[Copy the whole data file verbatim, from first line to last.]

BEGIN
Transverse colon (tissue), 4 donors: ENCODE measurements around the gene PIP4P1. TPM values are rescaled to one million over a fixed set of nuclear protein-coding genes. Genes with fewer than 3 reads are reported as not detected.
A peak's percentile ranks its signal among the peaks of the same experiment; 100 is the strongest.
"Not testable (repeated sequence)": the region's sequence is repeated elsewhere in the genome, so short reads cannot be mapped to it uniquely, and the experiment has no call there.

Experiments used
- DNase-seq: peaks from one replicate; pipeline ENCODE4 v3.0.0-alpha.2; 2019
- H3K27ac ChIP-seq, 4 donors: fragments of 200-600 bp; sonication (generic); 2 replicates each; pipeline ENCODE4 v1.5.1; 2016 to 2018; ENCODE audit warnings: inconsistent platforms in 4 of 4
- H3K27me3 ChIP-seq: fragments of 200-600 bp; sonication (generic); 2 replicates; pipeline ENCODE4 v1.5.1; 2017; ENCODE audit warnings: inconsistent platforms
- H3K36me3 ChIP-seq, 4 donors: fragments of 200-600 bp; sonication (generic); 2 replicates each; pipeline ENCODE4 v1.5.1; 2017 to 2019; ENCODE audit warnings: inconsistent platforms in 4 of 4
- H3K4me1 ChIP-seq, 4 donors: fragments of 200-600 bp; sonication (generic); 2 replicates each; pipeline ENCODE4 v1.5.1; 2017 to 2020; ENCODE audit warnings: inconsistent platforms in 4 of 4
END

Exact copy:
Transverse colon (tissue), 4 donors: ENCODE measurements around the gene PIP4P1. TPM values are rescaled to one million over a fixed set of nuclear protein-coding genes. Genes with fewer than 3 reads are reported as not detected.
A peak's percentile ranks its signal among the peaks of the same experiment; 100 is the strongest.
"Not testable (repeated sequence)": the region's sequence is repeated elsewhere in the genome, so short reads cannot be mapped to it uniquely, and the experiment has no call there.

Experiments used
- DNase-seq: peaks from one replicate; pipeline ENCODE4 v3.0.0-alpha.2; 2019
- H3K27ac ChIP-seq, 4 donors: fragments of 200-600 bp; sonication (generic); 2 replicates each; pipeline ENCODE4 v1.5.1; 2016 to 2018; ENCODE audit warnings: inconsistent platforms in 4 of 4
- H3K27me3 ChIP-seq: fragments of 200-600 bp; sonication (generic); 2 replicates; pipeline ENCODE4 v1.5.1; 2017; ENCODE audit warnings: inconsistent platforms
- H3K36me3 ChIP-seq, 4 donors: fragments of 200-600 bp; sonication (generic); 2 replicates each; pipeline ENCODE4 v1.5.1; 2017 to 2019; ENCODE audit warnings: inconsistent platforms in 4 of 4
- H3K4me1 ChIP-seq, 4 donors: fragments of 200-600 bp; sonication (generic); 2 replicates each; pipeline ENCODE4 v1.5.1; 2017 to 2020; ENCODE audit warnings: inconsistent platforms in 4 of 4